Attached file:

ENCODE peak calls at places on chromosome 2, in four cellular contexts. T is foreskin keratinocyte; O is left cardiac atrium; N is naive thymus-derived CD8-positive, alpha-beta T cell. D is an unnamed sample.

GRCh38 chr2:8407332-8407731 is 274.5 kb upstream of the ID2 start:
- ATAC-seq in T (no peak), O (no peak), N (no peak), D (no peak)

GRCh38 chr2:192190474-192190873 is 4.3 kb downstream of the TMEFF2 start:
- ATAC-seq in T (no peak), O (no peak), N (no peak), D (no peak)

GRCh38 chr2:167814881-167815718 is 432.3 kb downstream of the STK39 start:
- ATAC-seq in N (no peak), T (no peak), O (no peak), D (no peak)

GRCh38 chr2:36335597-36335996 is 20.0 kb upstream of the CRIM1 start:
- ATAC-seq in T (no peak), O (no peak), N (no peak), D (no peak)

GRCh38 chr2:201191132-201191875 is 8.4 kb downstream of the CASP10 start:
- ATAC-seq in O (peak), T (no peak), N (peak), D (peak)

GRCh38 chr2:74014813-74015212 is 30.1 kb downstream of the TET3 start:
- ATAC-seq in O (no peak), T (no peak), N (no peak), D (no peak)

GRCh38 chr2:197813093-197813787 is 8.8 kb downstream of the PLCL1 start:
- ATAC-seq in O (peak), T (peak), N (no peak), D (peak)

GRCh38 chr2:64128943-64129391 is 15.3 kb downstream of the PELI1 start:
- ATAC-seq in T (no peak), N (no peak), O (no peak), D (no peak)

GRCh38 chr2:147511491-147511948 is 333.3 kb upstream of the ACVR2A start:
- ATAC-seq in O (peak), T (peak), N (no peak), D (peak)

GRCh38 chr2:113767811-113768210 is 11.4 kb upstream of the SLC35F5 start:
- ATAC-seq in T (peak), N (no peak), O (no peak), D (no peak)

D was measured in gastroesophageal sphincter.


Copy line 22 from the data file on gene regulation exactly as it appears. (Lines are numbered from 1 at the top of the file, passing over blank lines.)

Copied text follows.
D was measured in gastroesophageal sphincter.